People who loved Marla often ask when confronted with various situations “what would Marla have wanted?” or “what would Marla have done?” We can never know for sure, but I am pretty certain that she would have wanted us to continue celebrating her birthday and not just focus on the day of her death.

Marla only had 24 birthdays to enjoy. One of the greatest tragedies in losing Marla is that we will never know what fun adventures she had in store for her next 50 birthdays. And for those of her family and friends.

Wednesday, April 02, 2003

Here We Go Again

It's strike time again.

While to most of the world that means renewed air strikes on Baghdad, here in Israel, "strike" has a much more down-to-earth connotation.

It’s like clockwork. As soon as the annual budget in Israel is proposed to the Knesset, the labor unions go into high gear.

It starts with a teachers warning strike. School starts an hour late for a couple of days. Then the local authority workers strike. Finally, the government workers join in and close down the Income Tax Authority, the Interior Ministry, the Employment Service and more. The garbage collectors stop picking up the trash, and the kindergarten assistants (though fortunately not the teachers who are paid by a different ministry) walk off the job. Already 100,000 local authority workers and 40,000 government employees have walked off the job.

I understand the frustration. The austerity plan that Finance Minister Netanyahu has proposed is pretty severe. But then so is the economy. Look around: there are no tourists, the high tech office parks are looking more and more like ghost towns and too many of my friends are unhappily unemployed.

“But how can they just fire 6,000 teachers?” eleven-year-old Amir asked, referring to the part of the plan the most directly affects him. “What, we just won’t have a science teacher anymore?”

In years past I would have railed against cuts in the education system and argued instead to reduce defense spending. But that hardly seems prudent these days. What if a three-month delay in completing the security fence along the old Green Line leads to another thirty fatalities?

No, there’s no easy way out this time. No pat answers.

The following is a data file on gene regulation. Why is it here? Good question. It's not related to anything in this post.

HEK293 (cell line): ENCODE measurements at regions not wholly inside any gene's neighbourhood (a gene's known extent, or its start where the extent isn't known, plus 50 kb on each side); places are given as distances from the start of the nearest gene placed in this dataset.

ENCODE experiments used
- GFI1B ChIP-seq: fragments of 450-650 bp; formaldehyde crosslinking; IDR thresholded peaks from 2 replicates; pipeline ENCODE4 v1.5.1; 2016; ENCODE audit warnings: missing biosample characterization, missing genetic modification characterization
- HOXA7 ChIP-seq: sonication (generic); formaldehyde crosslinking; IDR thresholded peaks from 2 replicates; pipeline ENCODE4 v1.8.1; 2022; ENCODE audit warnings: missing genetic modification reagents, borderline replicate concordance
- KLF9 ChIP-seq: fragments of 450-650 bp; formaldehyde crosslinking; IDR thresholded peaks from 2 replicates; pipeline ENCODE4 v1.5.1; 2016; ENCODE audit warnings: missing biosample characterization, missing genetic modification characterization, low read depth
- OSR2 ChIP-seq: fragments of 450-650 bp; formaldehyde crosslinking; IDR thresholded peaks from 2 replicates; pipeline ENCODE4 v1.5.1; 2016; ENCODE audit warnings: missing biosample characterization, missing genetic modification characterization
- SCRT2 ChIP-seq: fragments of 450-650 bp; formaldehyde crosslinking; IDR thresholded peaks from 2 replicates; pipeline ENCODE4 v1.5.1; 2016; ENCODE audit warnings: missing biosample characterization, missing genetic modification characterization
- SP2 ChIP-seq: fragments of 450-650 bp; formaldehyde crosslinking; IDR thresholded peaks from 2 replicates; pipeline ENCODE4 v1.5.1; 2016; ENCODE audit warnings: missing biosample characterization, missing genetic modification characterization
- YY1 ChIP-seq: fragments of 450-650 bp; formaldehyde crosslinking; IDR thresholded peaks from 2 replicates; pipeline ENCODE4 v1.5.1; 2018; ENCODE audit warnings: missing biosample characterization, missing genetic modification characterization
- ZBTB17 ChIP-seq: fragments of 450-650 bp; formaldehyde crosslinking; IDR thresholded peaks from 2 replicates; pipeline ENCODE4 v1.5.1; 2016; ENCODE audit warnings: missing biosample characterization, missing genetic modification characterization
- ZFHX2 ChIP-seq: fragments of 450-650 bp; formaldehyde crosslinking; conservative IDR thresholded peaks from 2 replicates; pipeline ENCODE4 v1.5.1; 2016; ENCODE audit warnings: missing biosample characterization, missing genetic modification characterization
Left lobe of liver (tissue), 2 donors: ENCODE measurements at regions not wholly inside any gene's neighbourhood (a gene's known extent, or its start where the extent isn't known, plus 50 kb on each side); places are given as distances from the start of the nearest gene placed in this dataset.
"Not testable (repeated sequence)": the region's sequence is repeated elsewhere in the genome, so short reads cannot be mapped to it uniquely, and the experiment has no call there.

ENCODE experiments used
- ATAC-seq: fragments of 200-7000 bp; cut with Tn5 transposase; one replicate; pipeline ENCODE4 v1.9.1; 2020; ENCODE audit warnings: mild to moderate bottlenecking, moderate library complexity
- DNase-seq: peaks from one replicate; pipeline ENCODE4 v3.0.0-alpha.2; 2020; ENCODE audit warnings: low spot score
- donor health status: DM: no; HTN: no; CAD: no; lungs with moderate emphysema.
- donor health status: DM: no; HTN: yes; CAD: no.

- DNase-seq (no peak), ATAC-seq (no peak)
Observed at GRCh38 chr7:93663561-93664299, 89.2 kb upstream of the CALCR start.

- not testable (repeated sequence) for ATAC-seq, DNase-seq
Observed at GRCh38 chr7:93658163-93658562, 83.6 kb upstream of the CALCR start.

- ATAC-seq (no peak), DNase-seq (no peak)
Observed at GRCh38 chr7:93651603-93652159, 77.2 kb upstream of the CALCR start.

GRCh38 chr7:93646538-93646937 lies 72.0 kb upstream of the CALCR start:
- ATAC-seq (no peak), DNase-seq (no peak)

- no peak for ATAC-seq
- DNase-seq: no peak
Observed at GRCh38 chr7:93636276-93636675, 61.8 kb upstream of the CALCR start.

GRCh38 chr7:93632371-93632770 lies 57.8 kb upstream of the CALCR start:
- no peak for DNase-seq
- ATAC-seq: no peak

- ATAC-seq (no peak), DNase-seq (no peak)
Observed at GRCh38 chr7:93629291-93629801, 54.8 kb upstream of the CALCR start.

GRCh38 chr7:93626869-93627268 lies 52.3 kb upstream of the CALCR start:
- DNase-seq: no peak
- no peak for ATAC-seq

Yet, we’re less than six months past the last strike that took place in October 2002. The only country I can think of that strikes as often as us is Italy. Maybe it’s the sun baking out of our brains any remnant of good sense.

As the strike grinds on, as it inevitably will, unlikely solutions will be proposed. The Clerks Union has already proposed some elements of the strike are a security risk: with no garbage collection, bombs could be waiting in every trash can, set off no doubt by the countless street cats inhabiting those same bins. Two and a half years ago, a strike spanned Rosh Hashana, totally negating the holiday greeting “may you have a sweet new year.”

But this is nothing compared to when the sympathy strikes start in (currently "scheduled" for this coming week). The worst is the airports authority, which one year shut down all flights for days on end. That was at a time when I was traveling a lot for my startup, and we were scheduled to make a presentation on stage at a big conference in California.

People were camping out at the airport, hoping for an open window. I stayed at home until it was announced that one flight would be allowed to depart, an El Al flight on Motzei Shabbat. Which just happened to be my flight. It was enough to make one believe in God. Or El Al.

I have experience with strikes in the “old country” as well. I remember when my father, a newspaperman at the San Francisco Examiner for 35 years until he retired a few years ago, went on strike. All the city's papers were shut down for what seemed to me as a young boy to be an eternity. I imagined my father walking the picket line and collapsing while evil taskmasters forced him to march forever onward with nary a milk and cookie break.

The main area where our family is being affected currently is in kindergarten. A sign was posted on the classroom door informing us that they weren't going to be able to open gan the next day unless the parents volunteered to take turns as teacher’s assistants. This too was deja vu: the same thing happened in the October strike and Jody, whose work schedule is flexible, stepped up to the plate.

Five year old Aviv was ecstatic. His mother was coming to be his teacher. He got dressed by himself and ate a double breakfast of Honey Nut Cheerios and toast. He raced out the front door, and Jody had a good time, too: she got to observe the kindergarten in action. It was a unique opportunity; an ironic blessing in disguise.

And there’s one more blessing: the meter maids are also on strike. So, while many of the city's offices may be closed, there’s lots of free parking outside!

Not that the hordes of soon-to-be-unemployed will have any change to feed those meters...